After spending numerous romantic nights alone with Clearlake’s second full-length, 2003’s Cedars, I realized that the experience of absorbing Cedars is nearly identical to the process of taking in XTC’s Skylarking. The indiscriminating ear might catch the occasional standout track and skip over songs that tend to loiter a bit. But when examined more meticulously, both records are solid blocks of sound. The individual tracks flow into one another so that none stand out from the rest, but each retains enough identity to promote emotions as separate pieces.
Coming after that nearly perfect album and before the band’s third LP, Amber, scheduled to hit stores this fall, the Brighton quartet released this EP, a collection of B-sides and remixes. And what better way to position this record than to model it after “Wonder if the Snow Will Settle,” the “Dear God” of Cedars?
The title track, a barely touched remix of the third track on Cedars, sets a beautiful tone. Clearlake’s sound is unmistakably British: full of deep layers and dreamy qualities, a gentle touch contributing still to songs that would rather call themselves rock. Even after the soft military-style drumming of the EP’s opener, the remix of “I Want to Live in a Dream” (off the 2001 debut Lido) finds itself in a strangely smooth transition, despite its Christmas-like “No Surprises” quality.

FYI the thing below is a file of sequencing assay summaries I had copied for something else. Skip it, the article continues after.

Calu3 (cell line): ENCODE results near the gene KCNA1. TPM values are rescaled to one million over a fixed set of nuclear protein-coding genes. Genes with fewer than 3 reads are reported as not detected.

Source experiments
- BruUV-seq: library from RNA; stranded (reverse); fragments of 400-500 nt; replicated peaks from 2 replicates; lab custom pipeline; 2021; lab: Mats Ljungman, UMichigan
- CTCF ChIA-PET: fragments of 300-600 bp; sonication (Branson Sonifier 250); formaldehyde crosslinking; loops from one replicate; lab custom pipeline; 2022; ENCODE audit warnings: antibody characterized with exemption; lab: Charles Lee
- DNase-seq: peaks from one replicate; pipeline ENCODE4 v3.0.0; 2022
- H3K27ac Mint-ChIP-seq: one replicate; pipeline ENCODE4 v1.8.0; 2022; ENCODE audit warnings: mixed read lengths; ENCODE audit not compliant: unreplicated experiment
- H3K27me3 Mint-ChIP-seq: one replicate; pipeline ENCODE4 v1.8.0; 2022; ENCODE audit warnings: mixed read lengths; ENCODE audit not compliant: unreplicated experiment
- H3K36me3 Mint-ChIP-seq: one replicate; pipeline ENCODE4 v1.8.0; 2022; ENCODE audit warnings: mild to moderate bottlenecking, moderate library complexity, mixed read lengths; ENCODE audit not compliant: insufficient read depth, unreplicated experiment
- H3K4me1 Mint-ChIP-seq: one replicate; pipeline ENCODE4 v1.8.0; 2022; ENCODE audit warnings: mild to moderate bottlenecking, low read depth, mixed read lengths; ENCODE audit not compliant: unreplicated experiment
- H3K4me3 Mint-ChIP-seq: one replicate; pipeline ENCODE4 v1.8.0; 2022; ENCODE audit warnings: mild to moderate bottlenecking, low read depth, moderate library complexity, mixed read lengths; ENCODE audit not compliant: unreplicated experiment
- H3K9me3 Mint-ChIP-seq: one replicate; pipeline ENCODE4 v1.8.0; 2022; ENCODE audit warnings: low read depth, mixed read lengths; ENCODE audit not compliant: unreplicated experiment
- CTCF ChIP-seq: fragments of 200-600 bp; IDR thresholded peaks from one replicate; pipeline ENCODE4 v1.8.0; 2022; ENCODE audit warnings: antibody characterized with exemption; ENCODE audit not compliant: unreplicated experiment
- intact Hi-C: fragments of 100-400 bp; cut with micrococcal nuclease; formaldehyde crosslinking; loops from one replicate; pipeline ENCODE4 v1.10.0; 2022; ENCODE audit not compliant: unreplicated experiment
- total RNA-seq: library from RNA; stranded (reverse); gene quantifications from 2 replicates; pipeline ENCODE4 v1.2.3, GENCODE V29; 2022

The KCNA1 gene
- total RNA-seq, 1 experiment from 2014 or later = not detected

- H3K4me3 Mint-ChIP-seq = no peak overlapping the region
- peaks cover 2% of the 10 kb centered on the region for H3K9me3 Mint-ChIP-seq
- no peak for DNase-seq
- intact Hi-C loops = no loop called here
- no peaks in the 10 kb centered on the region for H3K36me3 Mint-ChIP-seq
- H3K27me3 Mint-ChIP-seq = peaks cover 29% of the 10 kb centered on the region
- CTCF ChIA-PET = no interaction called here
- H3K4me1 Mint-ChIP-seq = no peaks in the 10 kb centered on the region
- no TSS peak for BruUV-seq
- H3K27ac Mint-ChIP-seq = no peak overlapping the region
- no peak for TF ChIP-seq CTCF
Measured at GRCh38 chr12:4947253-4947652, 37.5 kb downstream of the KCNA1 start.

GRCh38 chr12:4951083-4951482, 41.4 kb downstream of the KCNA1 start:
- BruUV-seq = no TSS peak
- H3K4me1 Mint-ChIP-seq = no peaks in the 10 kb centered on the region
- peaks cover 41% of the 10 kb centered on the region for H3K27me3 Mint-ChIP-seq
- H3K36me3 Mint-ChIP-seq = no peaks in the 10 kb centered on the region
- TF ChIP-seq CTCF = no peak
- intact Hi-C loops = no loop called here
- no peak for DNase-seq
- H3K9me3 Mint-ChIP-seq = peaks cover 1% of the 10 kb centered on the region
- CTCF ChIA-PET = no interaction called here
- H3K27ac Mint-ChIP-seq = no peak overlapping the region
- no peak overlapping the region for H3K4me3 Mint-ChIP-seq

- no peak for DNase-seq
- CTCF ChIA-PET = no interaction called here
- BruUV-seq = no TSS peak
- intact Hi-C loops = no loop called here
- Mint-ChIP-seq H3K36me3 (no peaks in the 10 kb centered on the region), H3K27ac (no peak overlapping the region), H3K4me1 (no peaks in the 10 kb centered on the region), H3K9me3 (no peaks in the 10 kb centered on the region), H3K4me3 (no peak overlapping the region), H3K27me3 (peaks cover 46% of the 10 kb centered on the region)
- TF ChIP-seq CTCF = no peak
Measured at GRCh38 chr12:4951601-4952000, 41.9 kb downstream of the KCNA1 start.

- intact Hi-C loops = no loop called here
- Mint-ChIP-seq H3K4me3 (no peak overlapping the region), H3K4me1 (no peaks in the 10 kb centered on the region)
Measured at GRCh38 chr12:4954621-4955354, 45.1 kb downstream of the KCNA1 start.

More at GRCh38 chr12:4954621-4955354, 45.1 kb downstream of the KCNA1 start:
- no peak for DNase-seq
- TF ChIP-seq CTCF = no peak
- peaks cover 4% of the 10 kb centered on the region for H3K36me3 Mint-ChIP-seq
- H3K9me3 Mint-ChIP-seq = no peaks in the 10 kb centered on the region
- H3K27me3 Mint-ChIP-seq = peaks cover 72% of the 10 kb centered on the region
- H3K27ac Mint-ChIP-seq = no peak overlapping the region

What really solidifies Clearlake’s reputation as a quality band, though, is its ability to master versatility. In developing a seven-track EP whose songs have no theme in genre, the band has lost the “sound block” of Cedars. But even with a lack of flow between songs, the whole thing just works. Each track transitions to a new genre, from layered Britpop to singer-songwriter melancholy, from rock into an instrumental and back into layered Britpop, ending on a hypnotic guitar pattern.
Holding the band’s work together is vocalist Jason Pegg, whose rich, throaty expression resembles a solid combination of Ian McCulloch, Morrissey and Chris Martin. Blatant coherence or no, these songs remain tightly kept when pulled together with a voice like Pegg’s. Though this record may serve to keep fans happy until Amber’s release, it would be a shame to see it lost in Clearlake’s small but well-maintained library. Wonder If the Snow Will Settle is certainly strong enough to share time with the band’s full-length albums.